NeurIPS Joint Workshop on AI for Social Good
The accelerating pace of intelligent system research and real world deployment presents three clear challenges for producing "good" intelligent systems: (1) the research community lacks incentives and venues for results centered on social impact, (2) deployed systems often produce unintended negative consequences, and (3) there is little consensus for public policy that maximizes "good" social impacts, while minimizing the likelihood of harm. As a result, researchers often find themselves without a clear path to positive real world impact.
The Workshop on AI for Social Good addresses these challenges by bringing together machine learning researchers, social impact leaders, ethicists, and public policy leaders to present their ideas and applications for maximizing the social good. This workshop is a collaboration of three formerly separate lines of research (i.e., this is a "joint" workshop), including researchers in applications-driven AI research, applied ethics, and AI policy. Each of these research areas are unified into a 3-track framework promoting the exchange of ideas between the practitioners of each track.
We hope that this gathering of research talent will inspire the creation of new approaches and tools, provide for the development of intelligent systems benefiting all stakeholders, and converge on public policy mechanisms for encouraging these goals.
One branch of applications research is concerned with making "progress" in improving the world. As a taxonomy for these research areas, we adopt the UN Sustainable Development Goals (SDGs) as the set of seventeen concrete objectives guiding societal progress towards a more equitable, prosperous, and sustainable world. In this light, our main focus is in the application of ML in the following domains that can lead to good outcomes and significant positive impact: health, education, the protection of democracy, urban planning, assistive technology, agriculture, environmental protection and sustainability, social welfare and justice. Additionally, submissions are encouraged that explore practically realizing these systems in the real world. Each of these themes presents unique opportunities for AI to reduce human suffering, protect the vulnerable, and allow citizens and democratic institutions to thrive.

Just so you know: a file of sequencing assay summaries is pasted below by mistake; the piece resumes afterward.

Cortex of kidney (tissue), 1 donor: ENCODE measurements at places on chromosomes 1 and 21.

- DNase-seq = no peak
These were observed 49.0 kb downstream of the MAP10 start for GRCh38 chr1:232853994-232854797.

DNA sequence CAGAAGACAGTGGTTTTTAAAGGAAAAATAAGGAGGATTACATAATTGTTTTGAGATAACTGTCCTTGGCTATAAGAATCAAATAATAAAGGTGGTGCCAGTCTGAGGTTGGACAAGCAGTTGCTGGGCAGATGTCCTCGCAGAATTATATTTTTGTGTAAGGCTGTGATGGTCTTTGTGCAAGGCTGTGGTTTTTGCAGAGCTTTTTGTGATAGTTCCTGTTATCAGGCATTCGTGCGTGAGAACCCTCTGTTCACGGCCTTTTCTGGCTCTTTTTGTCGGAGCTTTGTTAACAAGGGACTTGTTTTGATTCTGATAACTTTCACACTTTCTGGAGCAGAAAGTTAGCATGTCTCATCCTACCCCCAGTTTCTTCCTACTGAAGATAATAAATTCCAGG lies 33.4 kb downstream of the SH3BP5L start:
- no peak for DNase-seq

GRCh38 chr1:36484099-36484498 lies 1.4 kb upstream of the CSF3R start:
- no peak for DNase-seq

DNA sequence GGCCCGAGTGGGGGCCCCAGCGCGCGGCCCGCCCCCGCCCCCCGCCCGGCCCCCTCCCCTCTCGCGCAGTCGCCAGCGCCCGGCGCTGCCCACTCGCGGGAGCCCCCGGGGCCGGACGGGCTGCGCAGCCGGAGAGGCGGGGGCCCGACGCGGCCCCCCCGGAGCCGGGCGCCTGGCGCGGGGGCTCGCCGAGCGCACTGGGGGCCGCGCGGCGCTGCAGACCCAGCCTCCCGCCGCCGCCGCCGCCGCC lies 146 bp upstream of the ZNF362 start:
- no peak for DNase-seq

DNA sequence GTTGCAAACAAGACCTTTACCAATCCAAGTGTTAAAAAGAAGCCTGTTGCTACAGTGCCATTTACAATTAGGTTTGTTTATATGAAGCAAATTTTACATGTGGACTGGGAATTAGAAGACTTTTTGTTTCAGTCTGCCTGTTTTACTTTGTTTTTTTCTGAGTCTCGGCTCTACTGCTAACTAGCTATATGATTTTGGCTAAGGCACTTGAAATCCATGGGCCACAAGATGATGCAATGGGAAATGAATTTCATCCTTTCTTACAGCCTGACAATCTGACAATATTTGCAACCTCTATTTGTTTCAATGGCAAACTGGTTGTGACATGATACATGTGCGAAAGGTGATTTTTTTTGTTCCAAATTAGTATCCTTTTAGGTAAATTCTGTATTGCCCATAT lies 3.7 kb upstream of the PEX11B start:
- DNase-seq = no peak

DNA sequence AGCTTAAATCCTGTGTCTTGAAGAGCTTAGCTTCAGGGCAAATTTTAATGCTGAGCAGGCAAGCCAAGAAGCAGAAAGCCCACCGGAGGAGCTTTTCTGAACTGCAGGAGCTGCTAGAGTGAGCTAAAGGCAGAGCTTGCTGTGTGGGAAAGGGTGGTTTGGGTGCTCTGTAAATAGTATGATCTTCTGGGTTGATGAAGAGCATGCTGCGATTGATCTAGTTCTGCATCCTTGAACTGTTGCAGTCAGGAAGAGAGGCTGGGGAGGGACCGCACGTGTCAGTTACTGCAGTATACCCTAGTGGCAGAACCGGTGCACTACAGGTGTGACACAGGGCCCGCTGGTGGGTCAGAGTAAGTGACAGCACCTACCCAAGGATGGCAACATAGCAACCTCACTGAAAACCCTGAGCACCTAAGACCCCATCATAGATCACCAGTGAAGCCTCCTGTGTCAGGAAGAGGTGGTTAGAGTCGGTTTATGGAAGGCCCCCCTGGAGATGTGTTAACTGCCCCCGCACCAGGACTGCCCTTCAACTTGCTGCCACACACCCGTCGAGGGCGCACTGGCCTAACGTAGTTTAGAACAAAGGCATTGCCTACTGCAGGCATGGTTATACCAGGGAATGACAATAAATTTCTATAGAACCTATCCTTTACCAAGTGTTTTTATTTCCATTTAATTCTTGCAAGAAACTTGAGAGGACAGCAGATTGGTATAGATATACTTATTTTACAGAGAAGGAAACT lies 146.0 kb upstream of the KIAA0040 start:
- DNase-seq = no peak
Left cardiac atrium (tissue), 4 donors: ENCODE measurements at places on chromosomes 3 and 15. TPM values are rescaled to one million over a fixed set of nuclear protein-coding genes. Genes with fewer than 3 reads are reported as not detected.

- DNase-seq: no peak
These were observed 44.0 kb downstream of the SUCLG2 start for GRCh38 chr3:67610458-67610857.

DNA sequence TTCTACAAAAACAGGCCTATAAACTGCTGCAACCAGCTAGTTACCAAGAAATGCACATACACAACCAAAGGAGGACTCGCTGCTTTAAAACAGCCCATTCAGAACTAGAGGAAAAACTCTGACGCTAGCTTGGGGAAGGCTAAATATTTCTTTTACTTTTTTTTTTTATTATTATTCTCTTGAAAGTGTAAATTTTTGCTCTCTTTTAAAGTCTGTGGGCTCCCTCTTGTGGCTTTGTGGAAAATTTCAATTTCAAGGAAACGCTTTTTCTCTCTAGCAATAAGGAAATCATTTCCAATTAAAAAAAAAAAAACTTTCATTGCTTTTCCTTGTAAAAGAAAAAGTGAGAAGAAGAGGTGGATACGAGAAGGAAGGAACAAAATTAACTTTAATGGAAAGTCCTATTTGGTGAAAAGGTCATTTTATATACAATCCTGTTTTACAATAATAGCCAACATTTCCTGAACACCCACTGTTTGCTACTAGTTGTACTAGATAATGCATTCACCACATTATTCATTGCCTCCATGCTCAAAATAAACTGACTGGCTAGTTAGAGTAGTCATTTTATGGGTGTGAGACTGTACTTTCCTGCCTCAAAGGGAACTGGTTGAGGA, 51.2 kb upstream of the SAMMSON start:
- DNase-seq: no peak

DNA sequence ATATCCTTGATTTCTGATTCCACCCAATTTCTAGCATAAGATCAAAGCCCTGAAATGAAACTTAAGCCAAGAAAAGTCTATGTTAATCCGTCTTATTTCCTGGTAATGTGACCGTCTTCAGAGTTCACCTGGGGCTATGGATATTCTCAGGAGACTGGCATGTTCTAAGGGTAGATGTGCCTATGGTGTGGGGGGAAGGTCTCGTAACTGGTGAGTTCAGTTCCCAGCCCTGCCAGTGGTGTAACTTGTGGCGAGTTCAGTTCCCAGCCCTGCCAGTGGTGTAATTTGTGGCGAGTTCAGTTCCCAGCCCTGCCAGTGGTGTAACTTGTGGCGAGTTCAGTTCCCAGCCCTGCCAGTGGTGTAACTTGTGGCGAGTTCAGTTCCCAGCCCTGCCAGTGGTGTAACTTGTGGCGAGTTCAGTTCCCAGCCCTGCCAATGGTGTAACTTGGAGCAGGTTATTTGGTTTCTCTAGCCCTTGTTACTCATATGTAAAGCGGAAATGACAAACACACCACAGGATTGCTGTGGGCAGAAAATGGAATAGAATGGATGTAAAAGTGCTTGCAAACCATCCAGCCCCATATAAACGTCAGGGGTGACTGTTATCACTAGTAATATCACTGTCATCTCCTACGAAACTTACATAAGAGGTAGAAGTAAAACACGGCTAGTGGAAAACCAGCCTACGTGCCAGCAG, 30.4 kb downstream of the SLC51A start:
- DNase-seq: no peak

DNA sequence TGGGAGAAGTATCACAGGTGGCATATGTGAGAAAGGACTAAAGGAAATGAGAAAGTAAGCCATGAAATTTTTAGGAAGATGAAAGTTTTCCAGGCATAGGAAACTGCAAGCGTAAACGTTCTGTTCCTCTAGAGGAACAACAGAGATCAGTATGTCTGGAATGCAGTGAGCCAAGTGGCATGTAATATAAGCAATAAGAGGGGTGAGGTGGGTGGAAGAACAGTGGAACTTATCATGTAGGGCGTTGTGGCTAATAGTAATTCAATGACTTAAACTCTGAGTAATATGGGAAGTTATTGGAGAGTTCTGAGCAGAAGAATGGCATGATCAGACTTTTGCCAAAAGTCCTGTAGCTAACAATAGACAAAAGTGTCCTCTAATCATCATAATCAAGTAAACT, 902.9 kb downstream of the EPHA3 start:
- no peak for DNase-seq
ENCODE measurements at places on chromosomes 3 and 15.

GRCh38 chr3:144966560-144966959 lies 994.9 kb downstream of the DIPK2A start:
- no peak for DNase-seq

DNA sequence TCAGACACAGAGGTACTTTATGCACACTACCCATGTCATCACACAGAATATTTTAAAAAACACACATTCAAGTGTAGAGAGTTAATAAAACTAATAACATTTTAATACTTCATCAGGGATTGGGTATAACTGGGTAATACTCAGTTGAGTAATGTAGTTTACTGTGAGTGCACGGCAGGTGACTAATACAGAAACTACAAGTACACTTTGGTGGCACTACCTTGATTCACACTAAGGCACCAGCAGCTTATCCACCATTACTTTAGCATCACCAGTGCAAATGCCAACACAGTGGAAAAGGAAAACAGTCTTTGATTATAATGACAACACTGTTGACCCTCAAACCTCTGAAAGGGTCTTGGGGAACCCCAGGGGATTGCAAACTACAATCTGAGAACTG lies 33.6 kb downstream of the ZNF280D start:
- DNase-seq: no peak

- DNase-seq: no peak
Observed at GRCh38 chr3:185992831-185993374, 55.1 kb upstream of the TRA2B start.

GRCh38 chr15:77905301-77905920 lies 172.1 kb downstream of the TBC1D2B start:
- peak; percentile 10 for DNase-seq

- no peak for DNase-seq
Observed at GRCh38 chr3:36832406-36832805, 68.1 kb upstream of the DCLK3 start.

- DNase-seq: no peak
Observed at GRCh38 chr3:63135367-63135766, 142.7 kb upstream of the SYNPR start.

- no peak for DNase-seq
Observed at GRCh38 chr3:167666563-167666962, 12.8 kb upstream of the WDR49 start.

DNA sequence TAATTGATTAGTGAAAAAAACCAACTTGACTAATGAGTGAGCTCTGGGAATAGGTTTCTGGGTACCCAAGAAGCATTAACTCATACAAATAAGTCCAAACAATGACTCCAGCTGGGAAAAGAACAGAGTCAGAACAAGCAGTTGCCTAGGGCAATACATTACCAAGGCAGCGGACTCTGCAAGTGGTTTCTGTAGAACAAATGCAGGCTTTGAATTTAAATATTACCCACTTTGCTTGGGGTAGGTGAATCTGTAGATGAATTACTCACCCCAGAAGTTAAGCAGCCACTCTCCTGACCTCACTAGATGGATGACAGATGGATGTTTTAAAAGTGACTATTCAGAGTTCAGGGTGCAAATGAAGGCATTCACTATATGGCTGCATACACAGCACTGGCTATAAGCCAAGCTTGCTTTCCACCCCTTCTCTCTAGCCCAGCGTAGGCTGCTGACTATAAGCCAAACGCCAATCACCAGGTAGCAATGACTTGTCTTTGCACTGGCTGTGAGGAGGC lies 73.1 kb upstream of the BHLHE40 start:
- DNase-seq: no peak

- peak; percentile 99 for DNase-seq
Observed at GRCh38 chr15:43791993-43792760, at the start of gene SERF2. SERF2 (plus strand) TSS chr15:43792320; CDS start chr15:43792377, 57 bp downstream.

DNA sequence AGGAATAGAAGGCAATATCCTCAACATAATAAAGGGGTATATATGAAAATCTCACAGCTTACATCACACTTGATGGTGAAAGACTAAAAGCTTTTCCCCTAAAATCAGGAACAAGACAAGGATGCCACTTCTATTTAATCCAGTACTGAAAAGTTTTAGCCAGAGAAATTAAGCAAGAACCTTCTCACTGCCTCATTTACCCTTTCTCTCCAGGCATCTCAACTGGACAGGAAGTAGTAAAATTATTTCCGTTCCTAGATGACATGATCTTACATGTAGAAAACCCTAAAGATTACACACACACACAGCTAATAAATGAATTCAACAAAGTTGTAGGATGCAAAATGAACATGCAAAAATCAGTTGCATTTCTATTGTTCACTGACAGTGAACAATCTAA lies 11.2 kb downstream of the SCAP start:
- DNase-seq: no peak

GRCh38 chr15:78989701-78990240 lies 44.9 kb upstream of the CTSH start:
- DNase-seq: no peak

All intelligent systems, including those developed to produce "good" outcomes, have the potential to harm. Several declarations, principles, checklists, and tools have been developed through various organizations and participatory processes to provide guidance to mitigate unwanted but foreseeable bad effects of automated decision-making and to avert potential malicious use of AI systems. This workshop adopts the Montreal Declaration for a Responsible Development of Artificial Intelligence (2018) as a taxonomy of ethical requirements for intelligent systems. This workshop then invites case-driven research from the philosophy and machine learning communities to guide the ethically-aligned research, development, and deployment of intelligent systems. These case studies can be drawn from SDG -motivated solutions or from experiences of AI systems deployment in public services (especially social services, immigration and security) and in the private sector (insurance, bank, health). Additionally, machine learning researchers and ethicists are also invited to submit works in machine learning engineering process implementing the values of the Montreal Declaration.
Public Policy (which includes public policy, regulation of and around technology, institutional controls, or other human system rules) has the capacity to maximize the social, economic and cultural benefits of AI technology (e.g. using reinforcement learning for more efficient energy use), and minimize the potential problems caused by intelligent systems (e.g., algorithmic bias). Machine learning research can help understand how to develop both theoretical methods and applied tools to help implement public policy objectives (such as transparency into dataset biases), as well as to understand how to craft policy that will be effective (e.g. constructing effective policy around adversarial attacks of neural networks is an open question). Thus, this track focuses on how to develop machine learning to implement already decided objectives, rules, laws and technology policies (e.g. the law might require that medical algorithms be less racially biased and it is still unclear how to measure such bias in datasets and algorithms), but also how machine learning can be used to understand how to even come up with beneficial and achievable policy because there might be fundamental trade-offs in the technology itself (e.g. there might be fundamental bias in datasets that cannot even be measured with absolute accuracy because our measuring estimators themselves are learned from potentially biased data).
Each of these tracks are tied together via the workshop Call For Papers, whose submissions are pooled among a shared set of reviewers covering the necessary competencies for these tracks. Submissions are encouraged to cover multiple areas when possible. For example, when developing a system addressing poverty, the researchers are encouraged to adopt an ethical framework, apply it, then report on its strengths and weaknesses before making a public policy recommendation on the problem set.